This week, Variety reports that Netflix has decided to "double down" on interactive movies, pioneered by Charlie Brooker's Dragon's Lair homage. During a keynote speech in Mumbai, production VP Todd Yellin announced that the company will produce a wide variety of such flicks over the next few years -- and not just for sci-fi nerds, either. "It could be a wacky comedy," he added, or "a romance, where the audience gets to choose -- should she go out with him or him." This could pave the way for a weird future in which speedrunners figure out how to end rom-coms in four minutes by avoiding all the wacky misunderstandings.
And despite many, many reviewers deriding interactive movies like Bandersnatch being mere short-term gimmicks, this could indeed be the future. Cinematic history is rife with fads, from hypnotism to smell-o-vision to even a previous brief go at interactive storytelling with the 1995 short Mr. Payback. Like Bandersnatch, all of these were experiments to promote audience engagement (two words that count as foreplay to marketers), but were just too fiddly, flashy, or expensive to be worth the hassle after the novelty wore off.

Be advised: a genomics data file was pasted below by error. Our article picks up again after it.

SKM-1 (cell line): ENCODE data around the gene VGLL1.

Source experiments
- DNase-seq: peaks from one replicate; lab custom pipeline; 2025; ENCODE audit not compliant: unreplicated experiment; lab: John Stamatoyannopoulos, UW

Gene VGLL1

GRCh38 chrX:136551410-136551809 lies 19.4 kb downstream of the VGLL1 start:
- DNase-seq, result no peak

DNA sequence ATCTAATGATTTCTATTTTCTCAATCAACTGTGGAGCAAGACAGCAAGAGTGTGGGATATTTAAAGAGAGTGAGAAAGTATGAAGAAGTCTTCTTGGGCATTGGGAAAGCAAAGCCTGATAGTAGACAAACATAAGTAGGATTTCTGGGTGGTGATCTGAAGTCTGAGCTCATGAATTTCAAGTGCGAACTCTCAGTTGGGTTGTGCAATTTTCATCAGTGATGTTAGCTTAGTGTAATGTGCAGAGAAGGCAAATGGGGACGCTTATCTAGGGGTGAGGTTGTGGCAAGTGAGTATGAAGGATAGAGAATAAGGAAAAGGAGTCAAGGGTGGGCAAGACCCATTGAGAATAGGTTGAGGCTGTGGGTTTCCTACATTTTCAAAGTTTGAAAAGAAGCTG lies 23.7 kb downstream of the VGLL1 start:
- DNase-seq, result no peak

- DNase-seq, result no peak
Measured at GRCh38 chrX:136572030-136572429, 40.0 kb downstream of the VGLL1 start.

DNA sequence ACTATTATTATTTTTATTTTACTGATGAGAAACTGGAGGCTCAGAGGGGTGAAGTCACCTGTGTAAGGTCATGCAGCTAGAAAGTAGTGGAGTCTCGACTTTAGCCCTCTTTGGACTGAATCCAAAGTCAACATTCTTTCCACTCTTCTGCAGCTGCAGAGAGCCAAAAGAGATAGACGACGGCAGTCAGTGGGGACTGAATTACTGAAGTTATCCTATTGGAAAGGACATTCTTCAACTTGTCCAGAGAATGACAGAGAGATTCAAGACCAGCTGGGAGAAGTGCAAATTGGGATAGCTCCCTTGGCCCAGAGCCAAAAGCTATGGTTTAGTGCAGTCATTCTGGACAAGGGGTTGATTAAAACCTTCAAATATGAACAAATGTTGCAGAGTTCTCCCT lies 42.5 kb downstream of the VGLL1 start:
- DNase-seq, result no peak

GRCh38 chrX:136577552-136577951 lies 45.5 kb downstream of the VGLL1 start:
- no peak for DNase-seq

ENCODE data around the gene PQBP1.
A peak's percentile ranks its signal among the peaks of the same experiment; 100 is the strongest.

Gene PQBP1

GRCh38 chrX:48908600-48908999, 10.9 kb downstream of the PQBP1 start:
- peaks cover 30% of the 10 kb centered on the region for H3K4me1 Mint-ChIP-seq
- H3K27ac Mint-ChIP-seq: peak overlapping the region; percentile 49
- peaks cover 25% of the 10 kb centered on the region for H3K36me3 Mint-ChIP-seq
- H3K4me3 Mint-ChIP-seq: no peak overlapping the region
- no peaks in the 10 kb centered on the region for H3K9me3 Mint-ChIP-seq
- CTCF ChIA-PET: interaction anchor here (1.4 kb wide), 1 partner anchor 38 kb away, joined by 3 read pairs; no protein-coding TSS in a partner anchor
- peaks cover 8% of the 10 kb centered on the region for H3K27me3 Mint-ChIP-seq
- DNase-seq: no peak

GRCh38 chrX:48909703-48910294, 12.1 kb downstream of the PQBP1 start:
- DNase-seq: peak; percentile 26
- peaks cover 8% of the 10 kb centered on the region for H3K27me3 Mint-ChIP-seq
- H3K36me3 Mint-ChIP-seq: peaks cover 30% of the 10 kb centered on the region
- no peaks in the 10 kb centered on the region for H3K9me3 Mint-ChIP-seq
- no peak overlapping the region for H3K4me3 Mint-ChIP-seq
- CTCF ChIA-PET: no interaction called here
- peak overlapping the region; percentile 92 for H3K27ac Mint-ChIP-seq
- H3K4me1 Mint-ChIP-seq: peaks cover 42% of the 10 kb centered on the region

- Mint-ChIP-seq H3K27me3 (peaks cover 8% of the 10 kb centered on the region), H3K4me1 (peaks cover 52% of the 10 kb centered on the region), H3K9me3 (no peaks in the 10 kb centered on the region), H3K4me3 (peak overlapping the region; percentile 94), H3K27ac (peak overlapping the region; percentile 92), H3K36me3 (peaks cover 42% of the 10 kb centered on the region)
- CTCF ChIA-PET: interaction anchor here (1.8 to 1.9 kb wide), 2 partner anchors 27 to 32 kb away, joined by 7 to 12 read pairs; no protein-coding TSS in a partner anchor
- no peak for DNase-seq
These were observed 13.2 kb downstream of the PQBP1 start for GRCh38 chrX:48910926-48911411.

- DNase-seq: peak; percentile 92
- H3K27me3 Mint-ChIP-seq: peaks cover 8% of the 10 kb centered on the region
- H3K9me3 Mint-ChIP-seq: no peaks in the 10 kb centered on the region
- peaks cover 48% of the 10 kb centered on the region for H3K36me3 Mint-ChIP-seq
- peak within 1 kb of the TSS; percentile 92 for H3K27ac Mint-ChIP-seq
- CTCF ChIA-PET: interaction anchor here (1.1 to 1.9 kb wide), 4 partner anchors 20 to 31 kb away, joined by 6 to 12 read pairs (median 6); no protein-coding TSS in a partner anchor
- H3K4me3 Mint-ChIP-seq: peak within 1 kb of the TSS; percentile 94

But a Bandersnatch doesn't need a modified theater or awkward 3D glasses to work; just a trackpad or a remote. This oozes that Netflix chill that makes it so easy for people to slump back and decide the fate of movie heroes like couch potato Roman emperors.